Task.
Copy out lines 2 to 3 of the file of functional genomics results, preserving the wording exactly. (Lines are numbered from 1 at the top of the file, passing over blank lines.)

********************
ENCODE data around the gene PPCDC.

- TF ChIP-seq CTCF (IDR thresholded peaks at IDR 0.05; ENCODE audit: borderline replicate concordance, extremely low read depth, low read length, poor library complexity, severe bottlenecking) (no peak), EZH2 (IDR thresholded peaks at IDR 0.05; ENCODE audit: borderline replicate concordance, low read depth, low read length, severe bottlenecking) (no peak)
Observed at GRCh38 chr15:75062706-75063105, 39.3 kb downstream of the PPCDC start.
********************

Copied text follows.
- TF ChIP-seq CTCF (IDR thresholded peaks at IDR 0.05; ENCODE audit: borderline replicate concordance, extremely low read depth, low read length, poor library complexity, severe bottlenecking) (no peak), EZH2 (IDR thresholded peaks at IDR 0.05; ENCODE audit: borderline replicate concordance, low read depth, low read length, severe bottlenecking) (no peak)
Observed at GRCh38 chr15:75062706-75063105, 39.3 kb downstream of the PPCDC start.